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AUDIENCE REVIEW: Alison Cook Beatty Dance shines at Peridance in 2018 Fall Season
Alison Cook Beatty Dance
November 3rd, 2018
Alison Cook-Beatty has choreographed a vast repertory of dances which explore the fundamentals of human life – relationships, nature, love, death, joy, anger, tragedy, and comedy to name just some. Her company’s Fall 2018 season at The Salvatore Capezio Theater at Peridance featured four original works, including one world premiere, which identified four different stories and themes to translate onto the dancing body.
The performance featured Alison Cook Beatty Dance’s eight company artists: Carolina Rivera, Fiona Oba, Timothy Ward, Niccolò Orsolani, Dorrie Silver, Vera Paganin, Nika Antuanette, and Jacob Brown. The show’s brilliant lighting design was by Tony Marques.
ACCUSED (VARIATION B)  brought a stark opening to the evening. Musical scores by Philip Glass and Brian Eno, Tony Marques’ dark stage lighting, black and white school uniforms, and catastrophic subject material – elements intertwined with Alison Cook-Beatty’s choreography – shape the piece’s intensity. ACCUSED (VARIATION B) honors the children of Sandy Hook Elementary School in Connecticut. The dance also explores whether or not society encourages acts of violence and hatred.
Ironically, this latter question brings to mind the heavy political week America experienced just one week prior to Alison Cook-Beatty’s Fall Season. America saw the deadliest attack on the Jewish community in history. A wave of mail bombs were sent to critics of President Donald Trump. Halloween brought the one year anniversary of the deadly terrorist truck driver attack which killed eight and injured dozens in Lower Manhattan. The dance brought these events, and countless others, to mind - though they were fresh in my mind regardless. ACCUSED (VARIATION B) further drove my speculation as to where this hate stems from.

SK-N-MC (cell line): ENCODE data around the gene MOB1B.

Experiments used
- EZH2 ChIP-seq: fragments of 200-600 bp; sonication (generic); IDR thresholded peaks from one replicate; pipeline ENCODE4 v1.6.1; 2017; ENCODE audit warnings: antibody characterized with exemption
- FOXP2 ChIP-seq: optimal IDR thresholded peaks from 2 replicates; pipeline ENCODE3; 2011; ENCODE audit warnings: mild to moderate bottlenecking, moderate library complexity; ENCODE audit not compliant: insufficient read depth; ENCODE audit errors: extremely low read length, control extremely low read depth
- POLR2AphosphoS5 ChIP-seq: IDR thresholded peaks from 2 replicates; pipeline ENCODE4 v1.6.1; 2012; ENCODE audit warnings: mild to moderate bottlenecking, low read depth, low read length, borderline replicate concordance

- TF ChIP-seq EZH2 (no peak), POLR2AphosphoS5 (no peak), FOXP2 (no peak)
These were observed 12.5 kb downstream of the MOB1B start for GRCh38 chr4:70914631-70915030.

Nika Antuanette danced the role of The Odd Child Out alongside the other seven dancers, The Classmates. Nika was in total command of her character. We see an almost manic side to her, appropriate for her role, as she whips across the stage. She executes her dance material - ripe with turns, slashing arm movements, and hand gestures that look like painting or writing - with a power so large it causes a reverberation in her classmates, who flee and literally duck for cover. The Classmates knock over all of the chairs which were originally placed in a well-organized manner on the downstage right side of the stage. As The Classmates cowered, the audience gripped their own chairs as if they might be knocked over as well.
Second on the program was LIFELINE (2002), a duet danced by Niccolò Orsolani and Carolina Rivera, to the peaceful score of Adiemus Variations I-III by Karl Jenkins. The pair wore elegant white costumes, and danced together with the same grace and purity. As indicated by the title, the pair appeared heavily dependent on one another. When not dancing in physical contact – we see angelic lifts and affectionate embraces, emphasized by both balletic and classic modern dance techniques – the two split into the upstage left and right to continue dancing on their own. When apart, Niccolò and Carolina still maintained a balanced, complimentary relationship. Niccolò and Carolina evoked a sort of yin-yang image in my mind, in the way that their two parts make up a coherent whole. This whole is clearly love, as the two are clearly a pair that rely on one another to function both efficiently and with passionate urgency. They appear neither gleeful nor melancholy, simply focused on each other.